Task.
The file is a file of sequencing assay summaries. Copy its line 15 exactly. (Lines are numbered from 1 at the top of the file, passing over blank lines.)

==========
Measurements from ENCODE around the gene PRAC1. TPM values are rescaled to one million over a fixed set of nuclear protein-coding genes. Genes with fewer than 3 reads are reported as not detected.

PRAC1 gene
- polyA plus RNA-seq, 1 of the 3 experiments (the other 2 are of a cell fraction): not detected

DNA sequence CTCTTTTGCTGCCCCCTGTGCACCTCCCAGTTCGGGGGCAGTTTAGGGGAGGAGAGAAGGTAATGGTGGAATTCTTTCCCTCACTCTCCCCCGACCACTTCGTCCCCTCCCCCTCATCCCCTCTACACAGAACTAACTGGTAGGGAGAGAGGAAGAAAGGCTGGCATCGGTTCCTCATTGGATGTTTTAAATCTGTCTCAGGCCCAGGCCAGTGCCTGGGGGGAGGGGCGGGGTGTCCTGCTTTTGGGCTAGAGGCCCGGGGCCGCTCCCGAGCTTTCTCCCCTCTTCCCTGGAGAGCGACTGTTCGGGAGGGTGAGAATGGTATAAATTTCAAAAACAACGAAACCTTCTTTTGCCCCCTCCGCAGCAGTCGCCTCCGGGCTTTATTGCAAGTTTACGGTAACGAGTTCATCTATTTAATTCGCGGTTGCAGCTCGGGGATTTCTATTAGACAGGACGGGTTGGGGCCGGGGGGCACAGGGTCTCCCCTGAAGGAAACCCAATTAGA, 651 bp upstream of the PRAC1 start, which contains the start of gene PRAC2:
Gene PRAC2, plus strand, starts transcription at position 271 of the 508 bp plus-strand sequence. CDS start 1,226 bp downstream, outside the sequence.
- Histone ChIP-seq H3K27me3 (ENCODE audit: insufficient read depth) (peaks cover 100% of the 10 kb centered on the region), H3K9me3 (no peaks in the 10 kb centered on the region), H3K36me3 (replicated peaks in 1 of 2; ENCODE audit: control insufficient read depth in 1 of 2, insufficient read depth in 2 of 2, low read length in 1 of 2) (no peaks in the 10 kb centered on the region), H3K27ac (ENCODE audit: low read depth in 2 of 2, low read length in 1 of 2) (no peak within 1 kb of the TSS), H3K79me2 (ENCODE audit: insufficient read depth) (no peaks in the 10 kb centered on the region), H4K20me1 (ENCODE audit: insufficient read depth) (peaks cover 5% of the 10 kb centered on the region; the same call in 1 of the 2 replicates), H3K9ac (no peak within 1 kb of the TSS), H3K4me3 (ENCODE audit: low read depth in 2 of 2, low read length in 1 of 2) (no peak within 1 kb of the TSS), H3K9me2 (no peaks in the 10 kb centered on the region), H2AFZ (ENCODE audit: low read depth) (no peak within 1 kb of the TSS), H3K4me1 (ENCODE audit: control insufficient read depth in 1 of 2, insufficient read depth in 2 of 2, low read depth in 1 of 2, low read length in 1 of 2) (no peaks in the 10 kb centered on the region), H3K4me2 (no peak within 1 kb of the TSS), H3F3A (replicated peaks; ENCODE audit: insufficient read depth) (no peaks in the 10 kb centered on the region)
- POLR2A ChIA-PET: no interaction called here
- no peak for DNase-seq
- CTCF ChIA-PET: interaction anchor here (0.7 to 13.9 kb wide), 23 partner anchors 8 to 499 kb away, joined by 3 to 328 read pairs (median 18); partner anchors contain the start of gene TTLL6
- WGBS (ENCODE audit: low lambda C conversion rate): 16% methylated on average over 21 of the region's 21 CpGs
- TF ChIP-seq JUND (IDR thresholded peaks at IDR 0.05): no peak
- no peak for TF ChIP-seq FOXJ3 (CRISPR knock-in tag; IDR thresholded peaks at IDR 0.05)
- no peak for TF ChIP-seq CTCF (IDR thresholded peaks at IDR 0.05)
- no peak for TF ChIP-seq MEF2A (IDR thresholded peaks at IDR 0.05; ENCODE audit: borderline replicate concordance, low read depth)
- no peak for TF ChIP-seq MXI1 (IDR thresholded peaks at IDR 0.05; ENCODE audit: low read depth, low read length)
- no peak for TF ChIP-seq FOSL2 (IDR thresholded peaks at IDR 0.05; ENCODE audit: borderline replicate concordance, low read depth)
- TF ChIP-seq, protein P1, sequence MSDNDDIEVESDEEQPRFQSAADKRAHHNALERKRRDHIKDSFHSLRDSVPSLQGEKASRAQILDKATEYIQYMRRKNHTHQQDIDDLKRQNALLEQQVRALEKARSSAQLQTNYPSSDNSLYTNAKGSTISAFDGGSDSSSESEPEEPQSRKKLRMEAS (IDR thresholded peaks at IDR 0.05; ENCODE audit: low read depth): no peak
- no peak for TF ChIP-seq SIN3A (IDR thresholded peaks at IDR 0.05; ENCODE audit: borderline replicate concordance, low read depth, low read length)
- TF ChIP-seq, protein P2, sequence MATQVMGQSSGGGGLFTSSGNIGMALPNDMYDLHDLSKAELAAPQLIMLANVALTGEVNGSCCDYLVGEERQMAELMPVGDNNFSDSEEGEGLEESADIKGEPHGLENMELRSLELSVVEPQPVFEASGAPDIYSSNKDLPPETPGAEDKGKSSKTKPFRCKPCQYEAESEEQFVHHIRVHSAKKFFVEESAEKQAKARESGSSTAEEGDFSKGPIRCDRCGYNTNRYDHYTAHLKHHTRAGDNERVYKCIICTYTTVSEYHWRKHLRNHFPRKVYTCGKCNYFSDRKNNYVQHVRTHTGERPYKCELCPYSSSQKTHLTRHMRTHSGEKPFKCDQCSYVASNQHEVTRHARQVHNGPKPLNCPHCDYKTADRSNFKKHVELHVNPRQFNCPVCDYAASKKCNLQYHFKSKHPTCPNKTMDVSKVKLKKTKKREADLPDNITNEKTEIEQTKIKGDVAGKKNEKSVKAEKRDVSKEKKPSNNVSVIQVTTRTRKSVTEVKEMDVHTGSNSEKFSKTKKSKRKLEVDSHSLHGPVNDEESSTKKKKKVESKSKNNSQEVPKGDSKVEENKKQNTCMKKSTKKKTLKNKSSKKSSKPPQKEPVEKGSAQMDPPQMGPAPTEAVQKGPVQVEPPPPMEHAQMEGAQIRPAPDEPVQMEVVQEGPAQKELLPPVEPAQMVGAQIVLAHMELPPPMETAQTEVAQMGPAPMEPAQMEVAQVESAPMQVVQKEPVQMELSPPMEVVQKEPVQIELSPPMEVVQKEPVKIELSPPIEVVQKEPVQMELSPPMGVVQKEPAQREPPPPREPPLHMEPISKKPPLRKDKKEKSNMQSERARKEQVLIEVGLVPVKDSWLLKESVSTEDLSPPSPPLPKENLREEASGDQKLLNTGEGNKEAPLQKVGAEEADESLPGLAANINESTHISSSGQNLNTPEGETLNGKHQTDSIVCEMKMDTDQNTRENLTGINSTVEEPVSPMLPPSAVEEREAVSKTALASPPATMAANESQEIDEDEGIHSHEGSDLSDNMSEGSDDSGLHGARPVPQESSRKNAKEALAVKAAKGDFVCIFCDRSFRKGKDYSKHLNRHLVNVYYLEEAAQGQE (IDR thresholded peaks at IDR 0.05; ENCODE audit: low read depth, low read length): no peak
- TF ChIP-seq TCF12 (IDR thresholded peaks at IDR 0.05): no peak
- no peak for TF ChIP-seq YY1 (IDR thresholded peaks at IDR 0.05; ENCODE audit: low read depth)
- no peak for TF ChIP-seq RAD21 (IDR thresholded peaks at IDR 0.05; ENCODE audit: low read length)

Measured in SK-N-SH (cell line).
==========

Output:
- no peak for TF ChIP-seq MXI1 (IDR thresholded peaks at IDR 0.05; ENCODE audit: low read depth, low read length)